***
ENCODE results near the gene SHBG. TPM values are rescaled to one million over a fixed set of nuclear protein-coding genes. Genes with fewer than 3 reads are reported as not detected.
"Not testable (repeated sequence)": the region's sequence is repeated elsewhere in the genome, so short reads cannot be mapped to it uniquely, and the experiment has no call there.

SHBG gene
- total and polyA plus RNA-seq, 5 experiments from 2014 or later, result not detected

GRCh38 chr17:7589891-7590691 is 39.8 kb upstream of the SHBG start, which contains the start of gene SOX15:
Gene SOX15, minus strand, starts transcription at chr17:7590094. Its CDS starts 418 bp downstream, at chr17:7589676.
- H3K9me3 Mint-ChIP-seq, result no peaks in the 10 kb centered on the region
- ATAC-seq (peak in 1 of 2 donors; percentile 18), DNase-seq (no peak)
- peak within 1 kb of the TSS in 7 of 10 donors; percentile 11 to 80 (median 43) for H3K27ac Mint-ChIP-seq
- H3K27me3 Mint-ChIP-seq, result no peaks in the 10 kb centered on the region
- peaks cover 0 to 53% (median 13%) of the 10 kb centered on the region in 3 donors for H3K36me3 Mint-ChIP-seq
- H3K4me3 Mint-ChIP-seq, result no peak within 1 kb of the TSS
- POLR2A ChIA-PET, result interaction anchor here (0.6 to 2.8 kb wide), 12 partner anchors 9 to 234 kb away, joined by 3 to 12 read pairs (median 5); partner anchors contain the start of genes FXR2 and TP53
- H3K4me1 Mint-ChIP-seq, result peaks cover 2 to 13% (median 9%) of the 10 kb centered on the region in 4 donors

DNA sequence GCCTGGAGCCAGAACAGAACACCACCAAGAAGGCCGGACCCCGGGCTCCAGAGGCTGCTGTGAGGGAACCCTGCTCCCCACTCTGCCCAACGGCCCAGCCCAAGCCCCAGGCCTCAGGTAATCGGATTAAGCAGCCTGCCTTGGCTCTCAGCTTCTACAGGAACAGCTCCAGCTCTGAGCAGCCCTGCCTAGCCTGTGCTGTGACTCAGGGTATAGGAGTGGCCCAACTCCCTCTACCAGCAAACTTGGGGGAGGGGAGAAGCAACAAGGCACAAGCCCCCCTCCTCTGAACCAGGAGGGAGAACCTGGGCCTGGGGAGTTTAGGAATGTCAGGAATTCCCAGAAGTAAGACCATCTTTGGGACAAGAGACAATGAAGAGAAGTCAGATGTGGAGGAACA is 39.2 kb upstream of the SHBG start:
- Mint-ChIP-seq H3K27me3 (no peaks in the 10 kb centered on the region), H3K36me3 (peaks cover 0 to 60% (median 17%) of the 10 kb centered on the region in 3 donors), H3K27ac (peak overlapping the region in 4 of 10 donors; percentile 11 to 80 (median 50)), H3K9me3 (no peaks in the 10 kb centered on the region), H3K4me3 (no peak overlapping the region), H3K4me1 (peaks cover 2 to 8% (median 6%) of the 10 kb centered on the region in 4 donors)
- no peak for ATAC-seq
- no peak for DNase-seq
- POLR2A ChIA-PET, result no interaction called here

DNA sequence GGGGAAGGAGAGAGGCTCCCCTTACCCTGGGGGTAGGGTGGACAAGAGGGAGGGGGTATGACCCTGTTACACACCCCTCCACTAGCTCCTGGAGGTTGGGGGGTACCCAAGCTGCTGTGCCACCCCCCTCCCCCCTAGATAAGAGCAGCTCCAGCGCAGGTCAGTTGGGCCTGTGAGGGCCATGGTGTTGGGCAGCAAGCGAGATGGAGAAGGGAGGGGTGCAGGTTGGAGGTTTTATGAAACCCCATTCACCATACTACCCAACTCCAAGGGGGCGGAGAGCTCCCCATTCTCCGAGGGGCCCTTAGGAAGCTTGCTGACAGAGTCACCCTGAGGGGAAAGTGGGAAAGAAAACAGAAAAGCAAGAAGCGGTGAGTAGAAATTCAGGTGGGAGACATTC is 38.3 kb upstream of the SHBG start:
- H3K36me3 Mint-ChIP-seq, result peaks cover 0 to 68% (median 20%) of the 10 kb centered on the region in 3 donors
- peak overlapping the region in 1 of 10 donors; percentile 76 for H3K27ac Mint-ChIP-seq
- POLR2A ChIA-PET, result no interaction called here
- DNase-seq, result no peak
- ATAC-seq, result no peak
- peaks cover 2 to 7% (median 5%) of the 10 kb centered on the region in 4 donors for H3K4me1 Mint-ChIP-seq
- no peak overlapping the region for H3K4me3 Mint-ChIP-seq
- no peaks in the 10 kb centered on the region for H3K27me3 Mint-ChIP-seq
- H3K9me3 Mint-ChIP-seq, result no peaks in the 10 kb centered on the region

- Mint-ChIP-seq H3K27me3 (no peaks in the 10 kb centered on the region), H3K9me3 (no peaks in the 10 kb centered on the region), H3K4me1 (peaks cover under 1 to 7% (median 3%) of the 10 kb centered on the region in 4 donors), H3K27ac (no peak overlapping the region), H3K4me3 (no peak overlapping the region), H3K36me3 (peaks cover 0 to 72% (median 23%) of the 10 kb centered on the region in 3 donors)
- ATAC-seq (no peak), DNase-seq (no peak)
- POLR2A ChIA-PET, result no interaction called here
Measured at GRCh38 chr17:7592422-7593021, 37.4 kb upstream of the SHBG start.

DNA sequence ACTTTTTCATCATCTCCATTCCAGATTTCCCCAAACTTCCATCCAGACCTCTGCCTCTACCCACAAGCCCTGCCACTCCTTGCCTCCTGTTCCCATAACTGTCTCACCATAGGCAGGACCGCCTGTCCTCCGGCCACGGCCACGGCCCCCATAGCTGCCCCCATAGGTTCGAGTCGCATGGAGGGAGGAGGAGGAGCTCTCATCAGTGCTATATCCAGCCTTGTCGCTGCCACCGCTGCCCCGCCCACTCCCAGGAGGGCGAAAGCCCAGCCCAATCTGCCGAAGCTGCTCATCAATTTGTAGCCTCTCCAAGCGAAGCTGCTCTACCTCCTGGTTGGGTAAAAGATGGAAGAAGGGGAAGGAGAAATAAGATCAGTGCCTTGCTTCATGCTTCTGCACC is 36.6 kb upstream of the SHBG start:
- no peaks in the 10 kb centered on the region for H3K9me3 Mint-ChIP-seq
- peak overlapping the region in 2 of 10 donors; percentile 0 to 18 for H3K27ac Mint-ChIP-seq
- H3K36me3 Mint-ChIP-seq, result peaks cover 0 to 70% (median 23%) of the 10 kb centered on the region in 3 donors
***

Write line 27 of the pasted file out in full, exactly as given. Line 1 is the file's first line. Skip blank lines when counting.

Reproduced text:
- no peak overlapping the region for H3K4me3 Mint-ChIP-seq